This fish tale is just a bit shocking …

Nate Schlater uses a charged net to stun and gather fish on Eightmile Creek.

“There ain’t no fish in that crick. Just minnies.”

That was a farmer’s response when we stopped to ask permission to sample Eightmile Creek across from his spread in Washington County, Ohio.

We had gathered in Amesville early that morning for the hour ride toward Marietta, where we planned to use fish shocking to sample both Eightmile Creek and Goss Fork. Often, this work is done to assess the health of a creek. But we knew going in that these two creeks were pretty healthy. These samples would be part of EPA certifications for Rural Action Watershed Coordinator Nate Schlater and Water Quality Specialist Tim Ferrell. Ricky Vandegrift, who went to Hocking College and recently started with Rural Action as an AmeriCorps volunteer, was present to assist and learn.

But contrary to the farmer’s assessment, the stream was teeming with fish. And yes, some of them were in fact minnows.

Fish shocking isn’t as scary as it sounds. After Schlater maneuvered out of the farmer’s driveway and across County Road 9, we dragged the “Roller Beast” out of the truck bed. It’s basically a generator mounted atop a pair of lawn rollers, which makes it easy to move despite its heft. As an added bonus, the rollers float, so the entire rig can be rolled into the stream. But we wouldn’t need to do that today.

The generator provides a pulsed DC current, which flows through a 150 meter cable to a net on a long pole. When the net is placed in the creek, the charge stuns the fish, which float into the net. The DC current doesn’t damage the muscle tissue of the fish, which means they can be released after the sampling.

Schlater, Ferrell, and Vandegrift — protected from the mild DC charge by their waders — sloshed slowly through the stream with one person using the charged net to shock the fish and the other two scooping them up and transferring them to a floating live well. The hum of the generator and passing traffic mixed with burbling creek sounds as they worked.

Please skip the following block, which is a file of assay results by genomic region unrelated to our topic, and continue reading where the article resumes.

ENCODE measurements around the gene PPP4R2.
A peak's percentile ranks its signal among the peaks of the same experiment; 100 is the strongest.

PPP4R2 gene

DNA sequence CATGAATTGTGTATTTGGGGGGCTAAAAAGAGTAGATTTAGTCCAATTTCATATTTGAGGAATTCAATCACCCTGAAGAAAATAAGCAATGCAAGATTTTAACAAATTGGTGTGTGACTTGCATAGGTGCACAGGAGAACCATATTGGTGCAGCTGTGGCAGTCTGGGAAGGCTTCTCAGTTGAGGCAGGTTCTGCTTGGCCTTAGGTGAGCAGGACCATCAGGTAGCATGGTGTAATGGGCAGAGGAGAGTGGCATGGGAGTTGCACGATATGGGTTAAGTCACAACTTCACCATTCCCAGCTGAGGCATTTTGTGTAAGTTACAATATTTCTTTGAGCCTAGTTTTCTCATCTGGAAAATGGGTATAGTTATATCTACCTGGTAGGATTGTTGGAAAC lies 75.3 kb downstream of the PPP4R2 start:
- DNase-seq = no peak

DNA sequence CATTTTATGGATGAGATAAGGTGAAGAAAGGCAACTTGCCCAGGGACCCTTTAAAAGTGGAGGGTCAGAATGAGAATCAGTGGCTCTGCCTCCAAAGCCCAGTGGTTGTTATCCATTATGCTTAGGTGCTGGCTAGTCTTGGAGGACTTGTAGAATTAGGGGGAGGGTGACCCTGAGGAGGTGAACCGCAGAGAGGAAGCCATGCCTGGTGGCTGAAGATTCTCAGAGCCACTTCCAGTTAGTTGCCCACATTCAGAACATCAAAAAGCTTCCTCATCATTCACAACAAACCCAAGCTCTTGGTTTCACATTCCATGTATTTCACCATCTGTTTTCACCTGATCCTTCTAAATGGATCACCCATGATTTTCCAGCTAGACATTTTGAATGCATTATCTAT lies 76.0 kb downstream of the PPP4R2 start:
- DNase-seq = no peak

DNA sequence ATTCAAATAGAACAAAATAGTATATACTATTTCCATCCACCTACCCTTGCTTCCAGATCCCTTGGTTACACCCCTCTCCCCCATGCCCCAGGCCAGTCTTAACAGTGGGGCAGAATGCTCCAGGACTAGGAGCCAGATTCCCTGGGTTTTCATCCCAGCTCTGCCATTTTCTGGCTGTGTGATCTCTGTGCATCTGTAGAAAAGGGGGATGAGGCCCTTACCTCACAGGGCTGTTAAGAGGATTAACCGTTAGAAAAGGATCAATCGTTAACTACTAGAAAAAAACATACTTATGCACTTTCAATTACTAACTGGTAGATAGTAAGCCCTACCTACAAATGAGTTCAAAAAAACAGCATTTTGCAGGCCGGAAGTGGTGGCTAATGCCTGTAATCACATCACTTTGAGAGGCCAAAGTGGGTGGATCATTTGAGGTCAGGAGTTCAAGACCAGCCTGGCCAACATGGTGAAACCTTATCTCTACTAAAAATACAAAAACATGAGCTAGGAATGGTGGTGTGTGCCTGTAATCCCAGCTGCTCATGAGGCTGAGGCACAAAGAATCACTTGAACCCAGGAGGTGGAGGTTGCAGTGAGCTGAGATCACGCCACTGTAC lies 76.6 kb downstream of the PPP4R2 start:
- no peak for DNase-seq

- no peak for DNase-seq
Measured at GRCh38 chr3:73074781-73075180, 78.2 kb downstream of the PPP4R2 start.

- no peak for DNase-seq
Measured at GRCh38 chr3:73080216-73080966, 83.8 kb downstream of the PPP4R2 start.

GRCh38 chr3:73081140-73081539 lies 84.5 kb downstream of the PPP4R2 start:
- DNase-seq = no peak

Ricky Vandegrift, left, and Nate Schlater sort fish collected from Eightmile Creek.

After sampling about 150 meters of creek, the trio filled a dozen or so plastic tubs with water and began pulling fish out of the live well and sorting them based on species. It’s a tedious process that requires expert fish identification skills. Schlater and Ferrell were up to the task.

Schlater pulled a writhing silvery fish out of the live well and turned it upside down.

“See that mark on the underside of its jaw?” he asked, demonstrating how he figures out which fish is which. “It looks like a horseshoe. This is a Stoneroller.” With that, he tosses it into the bin with the other Stonerollers that were netted.

After all of the fish are divided up by species, we create a detailed inventory.

The result? In this 150 meter stretch of Eightmile Creek, we find 17 species totaling more than 1,100 fish.

Yup. There are fish in that creek, including nine species of “minnies.”

A rainbow darter

Two examples of each species are kept and preserved to be studied later. The rest are returned to the water, where they swim away to freedom.

After finishing at Eightmile Creek, we loaded the Roller Beast back into the bed of the truck, strapped the live well atop the truck cap and headed to our next sampling site, Goss Fork. Ferrell used the charged net to pull fish up out of the roots of a large sycamore clinging to the bank. In all, we find 19 species — a total of 938 fish. This site also yields several green sunfish, smallmouth bass and rock bass.

As the day ends, we drive back toward Amesville. Schlater and Ferrell are a bit closer to meeting the requirements of their EPA certifications, which will make them more effective in their work protecting local watersheds, and we’ve confirmed that two creeks are thriving with a variety of fish species.

From left, Ricky Vandegrift, Tim Ferrell, and Nate Schlater gather fish via fish shocking. The blue barrel in the foreground is a floating live well that the fish are placed in after being netted.
On September 25th, 2019, posted in: Latest News by